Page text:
RMST Applet
Prim's Algorithm for Rectilinear Minimum Spanning Tree

This applet illustrates the construction of a Rectilinear Minimum Spanning Tree (RSMT) using Prim's Algorithm. A RMST connects all terminals together in a way that minimizes the overall distance of the connections in this tree. Prim's Algorithm operates incrementally on a partial tree starting with a single terminal - on each iteration, it adds an edge between the partial tree and the terminal that is closest to any terminal in the partial tree.

To Use the Applet

This applet creates a small number of terminals at random locations. Use the "VCR" controls to start, pause, single-step or stop the animation.

There are several ways to edit the terminals shown in the animation:

  • Add a terminal by clicking at a location where no terminal exists.
  • Move a terminal by clicking and dragging to the desired location.
  • Delete a terminal by pressing the CONTROL key and clicking over an existing terminal.
Note that editing terminals will stop a running animation since the previously executed steps may no longer be valid.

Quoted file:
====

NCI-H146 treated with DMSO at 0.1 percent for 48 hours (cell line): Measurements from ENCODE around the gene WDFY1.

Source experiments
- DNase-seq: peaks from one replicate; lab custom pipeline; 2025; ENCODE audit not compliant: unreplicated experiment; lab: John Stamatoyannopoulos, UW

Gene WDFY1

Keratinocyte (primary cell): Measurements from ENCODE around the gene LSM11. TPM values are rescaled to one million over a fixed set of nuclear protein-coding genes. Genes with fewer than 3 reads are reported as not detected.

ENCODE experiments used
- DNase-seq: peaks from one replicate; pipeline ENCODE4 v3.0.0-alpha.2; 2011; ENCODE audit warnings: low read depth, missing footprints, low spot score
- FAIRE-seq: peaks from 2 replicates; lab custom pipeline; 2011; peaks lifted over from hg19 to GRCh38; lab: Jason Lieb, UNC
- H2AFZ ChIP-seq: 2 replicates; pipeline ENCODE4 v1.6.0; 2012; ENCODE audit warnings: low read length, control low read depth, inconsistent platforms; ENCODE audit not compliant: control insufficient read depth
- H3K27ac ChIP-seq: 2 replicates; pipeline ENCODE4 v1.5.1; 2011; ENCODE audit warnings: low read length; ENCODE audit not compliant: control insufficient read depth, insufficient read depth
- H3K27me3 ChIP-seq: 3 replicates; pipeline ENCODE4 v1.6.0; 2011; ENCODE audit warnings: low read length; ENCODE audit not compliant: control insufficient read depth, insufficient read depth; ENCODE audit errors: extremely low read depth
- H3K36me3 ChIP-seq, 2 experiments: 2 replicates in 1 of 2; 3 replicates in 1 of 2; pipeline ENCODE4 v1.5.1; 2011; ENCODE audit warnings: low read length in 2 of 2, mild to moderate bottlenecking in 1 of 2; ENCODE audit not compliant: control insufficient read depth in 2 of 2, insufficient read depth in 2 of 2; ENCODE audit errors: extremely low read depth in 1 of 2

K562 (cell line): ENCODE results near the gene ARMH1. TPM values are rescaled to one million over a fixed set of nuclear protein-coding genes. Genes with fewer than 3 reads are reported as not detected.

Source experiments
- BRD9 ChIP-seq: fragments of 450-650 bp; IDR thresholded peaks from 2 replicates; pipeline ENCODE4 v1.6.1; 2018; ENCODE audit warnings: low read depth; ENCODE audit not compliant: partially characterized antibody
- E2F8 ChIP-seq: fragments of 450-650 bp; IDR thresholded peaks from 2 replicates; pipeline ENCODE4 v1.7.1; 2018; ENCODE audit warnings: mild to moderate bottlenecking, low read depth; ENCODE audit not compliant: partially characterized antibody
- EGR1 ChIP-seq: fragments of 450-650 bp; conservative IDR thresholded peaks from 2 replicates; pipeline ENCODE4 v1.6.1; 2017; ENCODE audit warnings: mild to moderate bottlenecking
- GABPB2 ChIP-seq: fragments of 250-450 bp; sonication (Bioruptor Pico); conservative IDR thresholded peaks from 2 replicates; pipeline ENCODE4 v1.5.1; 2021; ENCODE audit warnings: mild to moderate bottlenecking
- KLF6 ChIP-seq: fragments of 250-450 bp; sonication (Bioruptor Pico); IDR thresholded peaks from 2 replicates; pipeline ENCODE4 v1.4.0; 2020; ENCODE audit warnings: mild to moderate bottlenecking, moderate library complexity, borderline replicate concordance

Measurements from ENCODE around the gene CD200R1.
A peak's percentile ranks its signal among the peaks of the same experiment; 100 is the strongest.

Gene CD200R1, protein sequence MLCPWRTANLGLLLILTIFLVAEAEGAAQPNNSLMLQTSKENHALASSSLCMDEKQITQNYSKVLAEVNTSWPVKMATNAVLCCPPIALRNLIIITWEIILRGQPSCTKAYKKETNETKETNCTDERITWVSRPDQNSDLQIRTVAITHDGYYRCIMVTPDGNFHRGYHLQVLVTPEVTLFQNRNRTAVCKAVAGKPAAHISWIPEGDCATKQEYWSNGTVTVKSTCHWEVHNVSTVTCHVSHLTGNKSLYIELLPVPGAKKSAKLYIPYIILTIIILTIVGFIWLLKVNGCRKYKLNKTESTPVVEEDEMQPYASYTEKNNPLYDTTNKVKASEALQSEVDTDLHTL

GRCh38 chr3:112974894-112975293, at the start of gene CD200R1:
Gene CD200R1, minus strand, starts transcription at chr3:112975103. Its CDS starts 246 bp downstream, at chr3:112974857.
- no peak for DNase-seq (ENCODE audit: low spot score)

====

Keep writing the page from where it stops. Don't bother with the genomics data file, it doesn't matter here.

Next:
Clicking the "AUTO" button places the applet in automatic mode, where the complete RMST is recalculated whenever the terminals are edited or moved.

About Rectilinear Mininimum Spanning Trees

Given a set of terminal points in a plane, a rectilinear minimum spanning tree is a set of edges which connects all the terminals with minimum rectilinear distance.  Rectilinear distance (also called "Manhattan Distance") is the sum of the horizontal and vertical distance between two points.  It is used instead of Euclidean distance in VLSI CAD applications because VLSI processes support only horizontal and vertical wires.

The RMST can be used as an estimate of the length of a net that connects together multiple terminals.

The RMST Problem is a special case of the Minimum Spanning Tree problem studied in Computer Science Algorithms textbooks in that the distances between the points imply a complete graph.

References

A. Kahng and I. Mandoiu, "GSRC Bookshelf RMST-Pack: Rectilinear Minimum Spanning Tree Algorithms", June 2001. http://vlsicad.ucsd.edu/GSRC/bookshelf/Slots/RSMT/RMST/.

M. Sarrafzadeh and C. K. Wong, An Introduction to VLSI Design, McGraw-Hill, 1996.

Acknowledgement

This RMST code in this applet is derived from Joseph Ganley's "Interconnection Tree Applet", which can be found at http://ganley.org/software/tree.html





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Last updated on May 23, 2006 by John A. Nestor